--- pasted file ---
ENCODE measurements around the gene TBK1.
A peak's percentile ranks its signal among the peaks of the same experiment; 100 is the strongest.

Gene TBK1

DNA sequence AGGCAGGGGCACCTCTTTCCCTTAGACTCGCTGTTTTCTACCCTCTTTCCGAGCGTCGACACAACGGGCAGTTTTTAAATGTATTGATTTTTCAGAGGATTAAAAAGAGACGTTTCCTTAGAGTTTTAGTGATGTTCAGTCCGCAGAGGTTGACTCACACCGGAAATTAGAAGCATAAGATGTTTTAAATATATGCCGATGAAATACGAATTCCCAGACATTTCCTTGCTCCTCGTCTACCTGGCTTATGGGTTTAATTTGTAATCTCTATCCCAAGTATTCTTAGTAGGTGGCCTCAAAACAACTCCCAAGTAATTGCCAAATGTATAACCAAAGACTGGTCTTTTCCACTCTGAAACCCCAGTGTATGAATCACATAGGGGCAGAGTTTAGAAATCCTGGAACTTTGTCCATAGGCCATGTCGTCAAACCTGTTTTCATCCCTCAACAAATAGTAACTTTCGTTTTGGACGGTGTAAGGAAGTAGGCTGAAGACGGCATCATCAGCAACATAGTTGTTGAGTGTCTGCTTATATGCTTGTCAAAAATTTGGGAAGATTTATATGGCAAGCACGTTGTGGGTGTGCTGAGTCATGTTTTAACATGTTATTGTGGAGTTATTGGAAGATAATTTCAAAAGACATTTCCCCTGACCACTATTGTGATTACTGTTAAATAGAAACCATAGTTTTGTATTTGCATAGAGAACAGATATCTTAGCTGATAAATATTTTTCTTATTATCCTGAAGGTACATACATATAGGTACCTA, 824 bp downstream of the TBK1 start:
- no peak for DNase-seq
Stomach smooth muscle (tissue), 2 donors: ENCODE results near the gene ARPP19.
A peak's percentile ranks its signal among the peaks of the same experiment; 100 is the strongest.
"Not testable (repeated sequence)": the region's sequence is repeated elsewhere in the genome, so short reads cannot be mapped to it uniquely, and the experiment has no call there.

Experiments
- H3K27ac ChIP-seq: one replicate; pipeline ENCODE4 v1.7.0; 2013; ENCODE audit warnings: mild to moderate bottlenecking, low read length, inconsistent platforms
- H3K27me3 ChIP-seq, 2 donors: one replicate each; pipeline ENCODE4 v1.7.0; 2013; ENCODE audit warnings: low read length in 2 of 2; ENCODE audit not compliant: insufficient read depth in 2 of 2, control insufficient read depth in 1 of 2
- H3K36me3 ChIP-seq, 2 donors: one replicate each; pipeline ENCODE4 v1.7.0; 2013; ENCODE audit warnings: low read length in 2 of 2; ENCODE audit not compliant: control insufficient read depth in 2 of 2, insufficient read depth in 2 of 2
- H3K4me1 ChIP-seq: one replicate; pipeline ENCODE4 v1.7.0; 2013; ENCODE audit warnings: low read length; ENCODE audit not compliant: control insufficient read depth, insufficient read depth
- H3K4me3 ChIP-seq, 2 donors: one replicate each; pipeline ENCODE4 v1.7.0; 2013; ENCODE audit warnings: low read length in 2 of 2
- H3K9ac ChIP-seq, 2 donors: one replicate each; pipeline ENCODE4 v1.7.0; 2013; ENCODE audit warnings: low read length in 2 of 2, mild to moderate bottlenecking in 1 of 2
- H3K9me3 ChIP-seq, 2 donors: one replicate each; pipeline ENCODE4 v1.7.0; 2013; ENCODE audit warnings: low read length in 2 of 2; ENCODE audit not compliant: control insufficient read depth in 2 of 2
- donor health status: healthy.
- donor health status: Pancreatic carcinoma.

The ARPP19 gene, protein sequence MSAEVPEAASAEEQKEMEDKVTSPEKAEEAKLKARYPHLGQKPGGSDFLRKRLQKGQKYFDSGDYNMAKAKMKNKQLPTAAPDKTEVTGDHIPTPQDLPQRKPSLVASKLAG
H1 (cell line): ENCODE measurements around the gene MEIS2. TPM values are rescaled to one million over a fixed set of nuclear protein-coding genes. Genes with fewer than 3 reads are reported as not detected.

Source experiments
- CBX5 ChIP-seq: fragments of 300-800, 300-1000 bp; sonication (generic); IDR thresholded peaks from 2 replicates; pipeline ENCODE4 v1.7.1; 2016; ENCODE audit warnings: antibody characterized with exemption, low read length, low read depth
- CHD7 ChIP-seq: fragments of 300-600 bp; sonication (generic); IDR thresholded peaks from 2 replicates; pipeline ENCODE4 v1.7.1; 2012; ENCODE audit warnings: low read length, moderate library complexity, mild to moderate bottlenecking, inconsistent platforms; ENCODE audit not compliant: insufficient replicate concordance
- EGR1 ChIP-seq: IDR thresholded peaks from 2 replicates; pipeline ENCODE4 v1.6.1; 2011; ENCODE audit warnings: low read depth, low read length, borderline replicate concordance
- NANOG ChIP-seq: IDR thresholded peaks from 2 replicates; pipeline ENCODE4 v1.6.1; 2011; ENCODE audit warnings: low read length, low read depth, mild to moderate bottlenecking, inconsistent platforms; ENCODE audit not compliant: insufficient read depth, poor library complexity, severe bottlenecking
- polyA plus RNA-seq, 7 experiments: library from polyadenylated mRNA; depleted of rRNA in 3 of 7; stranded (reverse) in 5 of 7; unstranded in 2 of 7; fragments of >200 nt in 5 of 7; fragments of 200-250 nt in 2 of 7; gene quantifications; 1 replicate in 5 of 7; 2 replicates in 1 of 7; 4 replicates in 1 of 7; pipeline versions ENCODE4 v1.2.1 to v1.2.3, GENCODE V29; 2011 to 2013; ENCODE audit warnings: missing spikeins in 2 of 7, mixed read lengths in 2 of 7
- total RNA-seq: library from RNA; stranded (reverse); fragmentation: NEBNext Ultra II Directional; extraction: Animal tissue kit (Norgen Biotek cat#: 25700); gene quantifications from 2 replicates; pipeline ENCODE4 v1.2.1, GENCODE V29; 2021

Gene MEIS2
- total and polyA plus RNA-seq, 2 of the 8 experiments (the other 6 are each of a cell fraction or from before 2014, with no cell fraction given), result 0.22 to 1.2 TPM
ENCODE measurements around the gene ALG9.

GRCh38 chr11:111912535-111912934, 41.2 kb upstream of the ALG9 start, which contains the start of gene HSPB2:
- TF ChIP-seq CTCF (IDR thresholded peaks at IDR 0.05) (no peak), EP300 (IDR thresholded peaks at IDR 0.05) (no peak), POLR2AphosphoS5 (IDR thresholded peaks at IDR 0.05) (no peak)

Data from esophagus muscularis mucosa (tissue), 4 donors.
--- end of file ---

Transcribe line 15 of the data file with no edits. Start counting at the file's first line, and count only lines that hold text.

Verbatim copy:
- H3K9ac ChIP-seq, 2 donors: one replicate each; pipeline ENCODE4 v1.7.0; 2013; ENCODE audit warnings: low read length in 2 of 2, mild to moderate bottlenecking in 1 of 2